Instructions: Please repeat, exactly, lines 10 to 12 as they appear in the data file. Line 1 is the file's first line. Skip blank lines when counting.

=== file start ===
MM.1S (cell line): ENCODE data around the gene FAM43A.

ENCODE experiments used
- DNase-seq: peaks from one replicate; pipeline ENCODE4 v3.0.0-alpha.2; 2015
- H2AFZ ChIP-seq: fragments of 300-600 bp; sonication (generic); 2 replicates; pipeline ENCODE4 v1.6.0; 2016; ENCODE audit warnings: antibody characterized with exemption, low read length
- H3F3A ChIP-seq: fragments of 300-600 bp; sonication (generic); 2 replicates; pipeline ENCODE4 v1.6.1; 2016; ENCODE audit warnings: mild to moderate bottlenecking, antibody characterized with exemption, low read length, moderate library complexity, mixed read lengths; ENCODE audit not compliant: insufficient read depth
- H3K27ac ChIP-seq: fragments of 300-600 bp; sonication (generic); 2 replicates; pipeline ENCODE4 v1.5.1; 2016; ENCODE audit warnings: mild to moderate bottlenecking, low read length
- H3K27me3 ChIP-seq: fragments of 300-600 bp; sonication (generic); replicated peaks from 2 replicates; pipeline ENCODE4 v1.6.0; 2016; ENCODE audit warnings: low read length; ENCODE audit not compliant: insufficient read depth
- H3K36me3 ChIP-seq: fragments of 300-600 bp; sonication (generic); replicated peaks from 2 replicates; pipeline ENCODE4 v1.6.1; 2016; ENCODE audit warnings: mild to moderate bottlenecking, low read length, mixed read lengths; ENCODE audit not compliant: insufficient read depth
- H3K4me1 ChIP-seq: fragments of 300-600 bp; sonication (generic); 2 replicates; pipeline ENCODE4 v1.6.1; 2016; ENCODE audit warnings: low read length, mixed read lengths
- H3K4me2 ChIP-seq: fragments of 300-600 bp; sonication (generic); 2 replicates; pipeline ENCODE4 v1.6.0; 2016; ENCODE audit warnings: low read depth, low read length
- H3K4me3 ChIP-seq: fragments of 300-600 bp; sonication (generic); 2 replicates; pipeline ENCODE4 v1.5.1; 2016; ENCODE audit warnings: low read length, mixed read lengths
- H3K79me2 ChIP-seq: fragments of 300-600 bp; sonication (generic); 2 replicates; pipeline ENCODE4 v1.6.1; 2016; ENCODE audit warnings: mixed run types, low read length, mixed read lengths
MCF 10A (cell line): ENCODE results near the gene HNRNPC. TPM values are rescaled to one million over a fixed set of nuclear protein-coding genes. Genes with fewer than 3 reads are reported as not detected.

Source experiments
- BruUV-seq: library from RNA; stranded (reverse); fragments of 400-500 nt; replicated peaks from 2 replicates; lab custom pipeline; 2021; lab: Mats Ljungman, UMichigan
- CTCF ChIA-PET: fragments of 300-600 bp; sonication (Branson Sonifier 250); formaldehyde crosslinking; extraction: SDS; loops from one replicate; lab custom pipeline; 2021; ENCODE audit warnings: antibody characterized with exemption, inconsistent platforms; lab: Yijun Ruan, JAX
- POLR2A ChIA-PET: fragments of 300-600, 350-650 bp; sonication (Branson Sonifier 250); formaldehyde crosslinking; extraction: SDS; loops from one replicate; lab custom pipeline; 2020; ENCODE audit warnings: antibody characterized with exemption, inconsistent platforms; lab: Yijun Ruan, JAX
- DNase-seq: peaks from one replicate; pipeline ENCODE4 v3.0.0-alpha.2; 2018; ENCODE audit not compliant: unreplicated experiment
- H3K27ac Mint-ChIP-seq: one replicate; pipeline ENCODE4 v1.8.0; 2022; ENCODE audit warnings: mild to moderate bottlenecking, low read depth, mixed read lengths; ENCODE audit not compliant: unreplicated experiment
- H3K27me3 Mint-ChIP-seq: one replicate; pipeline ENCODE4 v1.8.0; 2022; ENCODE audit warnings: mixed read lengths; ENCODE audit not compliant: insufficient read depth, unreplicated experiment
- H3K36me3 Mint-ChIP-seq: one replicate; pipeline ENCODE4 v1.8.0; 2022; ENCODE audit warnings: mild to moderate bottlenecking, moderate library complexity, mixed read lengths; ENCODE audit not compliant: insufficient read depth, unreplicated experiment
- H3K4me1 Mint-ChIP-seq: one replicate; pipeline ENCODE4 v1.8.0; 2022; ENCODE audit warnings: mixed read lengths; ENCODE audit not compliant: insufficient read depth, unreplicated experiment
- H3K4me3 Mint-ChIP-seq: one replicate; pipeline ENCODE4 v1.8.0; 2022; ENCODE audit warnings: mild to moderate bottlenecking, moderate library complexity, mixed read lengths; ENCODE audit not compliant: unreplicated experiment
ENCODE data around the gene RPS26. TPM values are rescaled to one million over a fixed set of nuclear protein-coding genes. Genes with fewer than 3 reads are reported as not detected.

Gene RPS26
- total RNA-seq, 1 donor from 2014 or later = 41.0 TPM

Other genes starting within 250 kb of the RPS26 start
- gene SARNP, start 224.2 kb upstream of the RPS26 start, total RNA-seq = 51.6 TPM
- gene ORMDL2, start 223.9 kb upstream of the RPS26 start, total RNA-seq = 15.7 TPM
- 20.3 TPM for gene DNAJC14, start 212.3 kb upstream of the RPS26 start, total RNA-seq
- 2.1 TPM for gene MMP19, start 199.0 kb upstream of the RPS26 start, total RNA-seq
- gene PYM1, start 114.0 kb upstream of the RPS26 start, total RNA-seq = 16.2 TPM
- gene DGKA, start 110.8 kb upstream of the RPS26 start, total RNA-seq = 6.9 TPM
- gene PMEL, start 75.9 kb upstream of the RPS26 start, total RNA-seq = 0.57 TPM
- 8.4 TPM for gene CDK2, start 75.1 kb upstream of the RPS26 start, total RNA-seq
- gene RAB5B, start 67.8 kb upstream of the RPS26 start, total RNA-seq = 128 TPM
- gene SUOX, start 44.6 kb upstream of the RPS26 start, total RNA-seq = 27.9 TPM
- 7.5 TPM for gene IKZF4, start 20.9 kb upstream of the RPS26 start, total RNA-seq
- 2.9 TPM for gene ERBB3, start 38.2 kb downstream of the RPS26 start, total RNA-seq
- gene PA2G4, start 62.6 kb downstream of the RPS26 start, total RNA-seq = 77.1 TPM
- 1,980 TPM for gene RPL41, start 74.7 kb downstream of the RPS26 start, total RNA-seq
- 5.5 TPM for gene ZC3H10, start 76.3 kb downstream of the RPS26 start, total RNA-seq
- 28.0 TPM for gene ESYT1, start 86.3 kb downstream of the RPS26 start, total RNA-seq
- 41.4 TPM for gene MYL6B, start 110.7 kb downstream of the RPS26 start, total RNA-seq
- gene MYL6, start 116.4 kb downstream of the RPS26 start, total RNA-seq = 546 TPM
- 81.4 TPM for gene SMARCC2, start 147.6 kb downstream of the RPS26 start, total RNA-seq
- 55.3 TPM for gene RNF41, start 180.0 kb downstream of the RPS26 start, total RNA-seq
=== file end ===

- H3K4me2 ChIP-seq: fragments of 300-600 bp; sonication (generic); 2 replicates; pipeline ENCODE4 v1.6.0; 2016; ENCODE audit warnings: low read depth, low read length
- H3K4me3 ChIP-seq: fragments of 300-600 bp; sonication (generic); 2 replicates; pipeline ENCODE4 v1.5.1; 2016; ENCODE audit warnings: low read length, mixed read lengths
- H3K79me2 ChIP-seq: fragments of 300-600 bp; sonication (generic); 2 replicates; pipeline ENCODE4 v1.6.1; 2016; ENCODE audit warnings: mixed run types, low read length, mixed read lengths